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Patients without China links, symptoms catch health officials off guard

Government convenes an emergency response meeting on Wuhan coronavirus on Thursday. (Health Ministry)
Government convenes an emergency response meeting on Wuhan coronavirus on Thursday. (Health Ministry)

Health authorities are updating their screening protocols after a series of novel coronavirus cases here revealed that infection can occur without symptoms, and in patients who have not visited high-risk areas of China.

South Korea confirmed four additional cases of the virus Thursday morning, taking the national tally to 23.

Three of the four new patients were Koreans with no recent China travel history, and were infected through person-to-person contact. The other patient was a Chinese tourist from Hubei who arrived Jan. 23.

This means 12 of the 23 cases so far involved domestic transmission.

Authorities said the 22nd patient currently exhibits no obvious symptoms, having tested positive while placed under home quarantine after his sister was diagnosed Tuesday.

The Korea Centers for Disease Control and Prevention said Thursday that its fifth revision of the response guidelines will come into effect at 9 a.m. Friday, closing the loopholes. 

Until now, only symptomatic individuals who had visited Wuhan -- the central Chinese city where the outbreak originated -- within the past 14 days were subject to testing.

The latest guidelines expand the definition of a suspected patient to include those who have visited countries outside China with reported cases of the disease. Patients with medical certificates attesting to potential infection will also be eligible for testing, even if they have not been to Wuhan.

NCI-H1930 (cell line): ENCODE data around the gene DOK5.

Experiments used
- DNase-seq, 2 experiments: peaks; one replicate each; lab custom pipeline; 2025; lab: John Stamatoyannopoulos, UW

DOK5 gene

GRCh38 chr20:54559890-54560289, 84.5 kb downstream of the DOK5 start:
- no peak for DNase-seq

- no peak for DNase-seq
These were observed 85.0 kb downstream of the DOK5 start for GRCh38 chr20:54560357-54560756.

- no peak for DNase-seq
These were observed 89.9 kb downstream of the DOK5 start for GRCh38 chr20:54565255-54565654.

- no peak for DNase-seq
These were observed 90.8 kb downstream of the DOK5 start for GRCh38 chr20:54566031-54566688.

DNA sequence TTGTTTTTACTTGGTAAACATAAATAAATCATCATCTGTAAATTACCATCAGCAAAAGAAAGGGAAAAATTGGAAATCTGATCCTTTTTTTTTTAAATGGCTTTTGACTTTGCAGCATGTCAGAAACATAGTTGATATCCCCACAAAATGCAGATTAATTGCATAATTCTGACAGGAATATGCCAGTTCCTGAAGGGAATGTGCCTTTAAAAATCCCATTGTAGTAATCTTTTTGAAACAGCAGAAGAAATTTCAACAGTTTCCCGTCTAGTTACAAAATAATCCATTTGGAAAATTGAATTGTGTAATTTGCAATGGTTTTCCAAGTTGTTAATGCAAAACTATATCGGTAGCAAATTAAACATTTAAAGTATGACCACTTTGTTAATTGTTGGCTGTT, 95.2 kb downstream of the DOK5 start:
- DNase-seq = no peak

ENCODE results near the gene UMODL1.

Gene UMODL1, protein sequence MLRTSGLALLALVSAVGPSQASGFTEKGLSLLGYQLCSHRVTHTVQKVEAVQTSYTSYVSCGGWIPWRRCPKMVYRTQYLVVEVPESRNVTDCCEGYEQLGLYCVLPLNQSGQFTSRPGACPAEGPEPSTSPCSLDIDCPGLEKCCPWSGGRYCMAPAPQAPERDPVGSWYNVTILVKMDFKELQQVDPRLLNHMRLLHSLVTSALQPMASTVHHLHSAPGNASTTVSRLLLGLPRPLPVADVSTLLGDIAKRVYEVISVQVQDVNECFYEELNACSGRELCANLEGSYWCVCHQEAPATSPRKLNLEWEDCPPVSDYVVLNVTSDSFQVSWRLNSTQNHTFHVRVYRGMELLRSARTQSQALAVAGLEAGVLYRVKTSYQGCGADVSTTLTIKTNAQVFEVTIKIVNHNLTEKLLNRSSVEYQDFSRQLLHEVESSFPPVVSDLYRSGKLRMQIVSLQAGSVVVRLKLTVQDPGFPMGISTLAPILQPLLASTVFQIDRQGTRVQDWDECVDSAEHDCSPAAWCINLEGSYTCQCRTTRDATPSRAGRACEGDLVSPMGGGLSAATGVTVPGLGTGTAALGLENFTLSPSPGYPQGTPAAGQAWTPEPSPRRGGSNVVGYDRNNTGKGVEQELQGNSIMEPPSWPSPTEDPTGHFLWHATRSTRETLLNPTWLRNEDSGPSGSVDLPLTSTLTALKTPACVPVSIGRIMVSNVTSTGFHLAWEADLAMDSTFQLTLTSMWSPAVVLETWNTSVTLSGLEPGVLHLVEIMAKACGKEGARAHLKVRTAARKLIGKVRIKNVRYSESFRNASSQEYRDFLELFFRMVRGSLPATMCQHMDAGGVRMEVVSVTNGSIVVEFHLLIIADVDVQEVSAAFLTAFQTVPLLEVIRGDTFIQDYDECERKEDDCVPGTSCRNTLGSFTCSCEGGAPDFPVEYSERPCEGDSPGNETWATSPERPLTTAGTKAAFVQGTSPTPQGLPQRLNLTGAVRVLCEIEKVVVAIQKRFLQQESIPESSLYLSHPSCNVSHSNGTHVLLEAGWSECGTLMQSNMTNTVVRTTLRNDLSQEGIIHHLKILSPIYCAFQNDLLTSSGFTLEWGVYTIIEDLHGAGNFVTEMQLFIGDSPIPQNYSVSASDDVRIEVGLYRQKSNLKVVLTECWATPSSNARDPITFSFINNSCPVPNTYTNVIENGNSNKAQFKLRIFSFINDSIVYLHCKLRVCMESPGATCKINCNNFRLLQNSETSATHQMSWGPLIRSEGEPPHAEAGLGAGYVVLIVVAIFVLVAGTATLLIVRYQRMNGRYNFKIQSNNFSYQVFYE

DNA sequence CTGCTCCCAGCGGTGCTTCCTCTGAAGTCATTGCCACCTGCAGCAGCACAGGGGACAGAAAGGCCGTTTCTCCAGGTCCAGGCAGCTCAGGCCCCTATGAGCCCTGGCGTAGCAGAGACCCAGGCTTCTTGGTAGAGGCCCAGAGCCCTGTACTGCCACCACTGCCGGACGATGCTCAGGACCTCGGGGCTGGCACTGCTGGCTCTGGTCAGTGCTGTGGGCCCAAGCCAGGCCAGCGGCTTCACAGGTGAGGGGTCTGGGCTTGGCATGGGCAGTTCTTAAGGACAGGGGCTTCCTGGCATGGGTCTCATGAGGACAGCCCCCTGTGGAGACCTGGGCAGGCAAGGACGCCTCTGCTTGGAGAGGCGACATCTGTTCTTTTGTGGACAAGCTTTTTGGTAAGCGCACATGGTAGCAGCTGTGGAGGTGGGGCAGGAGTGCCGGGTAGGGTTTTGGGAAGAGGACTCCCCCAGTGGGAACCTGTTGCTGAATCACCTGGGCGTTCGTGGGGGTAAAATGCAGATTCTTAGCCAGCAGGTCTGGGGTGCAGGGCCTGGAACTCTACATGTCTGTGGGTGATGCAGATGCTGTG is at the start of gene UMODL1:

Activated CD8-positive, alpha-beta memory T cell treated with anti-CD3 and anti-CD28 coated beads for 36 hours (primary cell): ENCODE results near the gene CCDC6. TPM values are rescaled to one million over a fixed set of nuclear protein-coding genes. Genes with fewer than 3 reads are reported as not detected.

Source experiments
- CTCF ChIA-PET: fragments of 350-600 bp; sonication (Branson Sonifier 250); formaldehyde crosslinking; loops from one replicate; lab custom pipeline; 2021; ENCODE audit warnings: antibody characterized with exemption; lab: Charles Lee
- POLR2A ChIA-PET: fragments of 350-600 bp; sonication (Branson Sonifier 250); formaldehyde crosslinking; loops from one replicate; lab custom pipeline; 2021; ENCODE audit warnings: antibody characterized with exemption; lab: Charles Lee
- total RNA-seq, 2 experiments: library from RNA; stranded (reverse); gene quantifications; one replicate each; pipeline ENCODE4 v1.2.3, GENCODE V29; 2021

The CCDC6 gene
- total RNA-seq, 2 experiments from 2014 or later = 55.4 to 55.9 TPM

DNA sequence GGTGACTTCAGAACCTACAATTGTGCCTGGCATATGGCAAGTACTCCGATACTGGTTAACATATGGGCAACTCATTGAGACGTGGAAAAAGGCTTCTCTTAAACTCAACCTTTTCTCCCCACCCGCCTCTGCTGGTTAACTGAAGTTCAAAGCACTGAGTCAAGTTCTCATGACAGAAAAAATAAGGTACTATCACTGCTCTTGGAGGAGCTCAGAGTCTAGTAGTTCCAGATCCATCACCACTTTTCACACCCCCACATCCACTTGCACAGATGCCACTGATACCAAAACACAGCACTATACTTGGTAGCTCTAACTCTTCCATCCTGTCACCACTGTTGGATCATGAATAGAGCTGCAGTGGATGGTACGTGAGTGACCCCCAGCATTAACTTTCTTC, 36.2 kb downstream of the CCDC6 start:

According to the KCDC on Wednesday, four confirmed patients were denied testing despite complaints of symptoms because they did not meet the existing diagnostic criteria. State health centers as well as the KCDC hotline 1339 failed to guide them to test for infections.

The disease control centers’ director, Jung Eun-kyeong, said Thursday that the possibility of local transmission could not be ruled out, and that caution was warranted even when visiting countries other than China.

“Research indicates risks of further community spread,” she said. “There may arise cases where routes of contraction are uncertain and unpredictable.”

The director also urged those planning visits to regions with confirmed cases to stay away from crowds and observe basic hygiene practices such as hand-washing, in line with expert recommendations.

By Kim Arin (arin@heraldcorp.com)

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